Once in place, you have several options for making adjustments to the image. The options are found by right-clicking on the image container and selecting Edit Image, Select Image, Center Image, Floating, Fix Height, or Edit Height.
Let's go through each so you'll know which to use in a given situation.
Selecting the Edit Image option brings up the Edit Image Object dialogue box, where you can select Fit Image and Center Image, along with adding the previously mentioned Target URL for the image and the Alt Text, which displays when you hover over an image.
Selecting the Fit Image option after right-clicking on the logo forces the image and container to expand to fill in empty space in the dashboard.
The Center Image option that's available after right-clicking an image container can help center an image.
If you'd like even more control over image placement, you can change the dashboard containers from Tiled to Floating by clicking on the Floating button in the Objects pane or by right-clicking on the image container and selecting Floating. This will allow you to place the image anywhere in the dashboard without restriction.
The Fix Height and Edit Height options provide offer further control of an image's appearance in a dashboard. You can access these options by right-clicking on an image and choosing to either set a fixed height or edit the height of the image.
For the WE-REP dashboard project, I'm going to simply drag the logo from below the bar chart to above it.
There may be situations where you want to add a background image to your data points for your dashboard view.
For example, you could add a futuristic background image to STEM Education data points in WE-REP's home state of Utah to suggest the institution is a university of the future.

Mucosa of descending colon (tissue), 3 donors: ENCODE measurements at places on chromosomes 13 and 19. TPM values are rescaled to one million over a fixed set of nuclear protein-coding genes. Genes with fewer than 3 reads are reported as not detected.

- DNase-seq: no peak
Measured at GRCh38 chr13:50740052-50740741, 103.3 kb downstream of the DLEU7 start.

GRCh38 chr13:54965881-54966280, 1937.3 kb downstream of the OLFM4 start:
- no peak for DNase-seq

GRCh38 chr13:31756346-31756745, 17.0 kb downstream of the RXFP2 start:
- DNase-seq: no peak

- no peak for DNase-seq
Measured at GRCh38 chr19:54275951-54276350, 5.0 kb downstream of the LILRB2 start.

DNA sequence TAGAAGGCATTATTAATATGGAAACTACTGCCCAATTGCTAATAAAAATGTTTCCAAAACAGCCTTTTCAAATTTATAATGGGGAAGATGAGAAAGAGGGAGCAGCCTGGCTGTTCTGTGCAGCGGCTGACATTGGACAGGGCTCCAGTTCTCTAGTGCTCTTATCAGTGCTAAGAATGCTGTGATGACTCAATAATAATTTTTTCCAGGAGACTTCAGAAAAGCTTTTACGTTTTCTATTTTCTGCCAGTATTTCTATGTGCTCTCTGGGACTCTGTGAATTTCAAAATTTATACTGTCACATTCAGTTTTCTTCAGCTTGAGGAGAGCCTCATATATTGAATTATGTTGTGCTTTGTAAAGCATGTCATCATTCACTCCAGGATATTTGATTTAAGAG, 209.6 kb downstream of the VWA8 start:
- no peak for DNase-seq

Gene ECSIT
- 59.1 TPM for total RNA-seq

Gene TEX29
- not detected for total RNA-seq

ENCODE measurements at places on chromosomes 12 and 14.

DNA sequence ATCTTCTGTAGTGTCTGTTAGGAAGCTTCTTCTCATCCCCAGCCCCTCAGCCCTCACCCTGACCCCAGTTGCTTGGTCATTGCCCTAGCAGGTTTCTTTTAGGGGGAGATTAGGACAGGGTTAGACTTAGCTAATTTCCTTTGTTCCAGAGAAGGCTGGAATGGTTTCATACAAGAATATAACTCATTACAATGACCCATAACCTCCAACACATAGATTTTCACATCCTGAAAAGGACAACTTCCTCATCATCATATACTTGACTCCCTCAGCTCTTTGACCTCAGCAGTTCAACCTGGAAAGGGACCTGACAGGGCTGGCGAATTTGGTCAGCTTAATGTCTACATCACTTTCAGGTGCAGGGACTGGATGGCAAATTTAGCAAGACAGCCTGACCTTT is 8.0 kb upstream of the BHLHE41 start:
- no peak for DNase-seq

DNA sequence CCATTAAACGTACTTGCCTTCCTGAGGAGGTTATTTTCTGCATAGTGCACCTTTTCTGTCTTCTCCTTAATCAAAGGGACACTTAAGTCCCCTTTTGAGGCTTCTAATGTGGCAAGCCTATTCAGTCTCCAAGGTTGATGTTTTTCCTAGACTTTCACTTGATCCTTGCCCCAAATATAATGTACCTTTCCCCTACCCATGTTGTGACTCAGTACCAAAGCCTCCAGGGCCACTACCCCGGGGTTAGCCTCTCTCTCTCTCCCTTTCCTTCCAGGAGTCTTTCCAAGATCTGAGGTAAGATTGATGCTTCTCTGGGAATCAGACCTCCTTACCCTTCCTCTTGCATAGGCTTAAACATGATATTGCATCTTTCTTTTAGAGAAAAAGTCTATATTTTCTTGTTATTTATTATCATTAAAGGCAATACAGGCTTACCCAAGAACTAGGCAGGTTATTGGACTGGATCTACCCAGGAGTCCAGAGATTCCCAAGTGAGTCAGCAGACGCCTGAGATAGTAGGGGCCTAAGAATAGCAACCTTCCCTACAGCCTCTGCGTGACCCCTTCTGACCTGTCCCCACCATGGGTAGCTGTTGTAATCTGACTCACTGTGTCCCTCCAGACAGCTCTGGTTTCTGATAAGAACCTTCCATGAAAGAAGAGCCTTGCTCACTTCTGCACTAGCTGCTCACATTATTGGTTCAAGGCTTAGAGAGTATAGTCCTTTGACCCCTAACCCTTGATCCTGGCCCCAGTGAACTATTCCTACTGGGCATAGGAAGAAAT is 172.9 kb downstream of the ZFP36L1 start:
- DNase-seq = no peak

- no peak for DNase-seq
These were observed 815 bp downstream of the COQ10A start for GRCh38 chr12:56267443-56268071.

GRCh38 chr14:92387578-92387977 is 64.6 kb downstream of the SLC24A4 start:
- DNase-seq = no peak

To accomplish this task, switch from the dashboard tab to a worksheet tab. Next, click on the Map menu item, then Background Maps, and then select None. Otherwise, the image will be hidden behind Tableau's map.
Next, make sure the x-axis and y-axis are showing on the canvas. If not, right-click on the measures in the Columns and Rows shelf and check the Show Header option if it's not already checked.
Here's how to add the background image:
Now fill out the X Field and Y Field. They tell Tableau where to place the image on the canvas. You can find the longitude and latitude of your data points by right-clicking on a data point in the canvas and selecting View Data.
Once you add the coordinates, click on Options, check the Always Show Entire Image option, and click OK. If your image isn't in the right position, adjust the coordinates until the background image aligns with your data points.
In this guide, we covered how to add images to a dashboard design for Western Representatives University, or WE-REP. Specifically, we looked at options for importing, editing, and customizing images in Tableau. Now you can design a dashboard with images that complement your data points and assist stakeholders in understanding your insights.
Make sure to check out my other Tableau guides, including: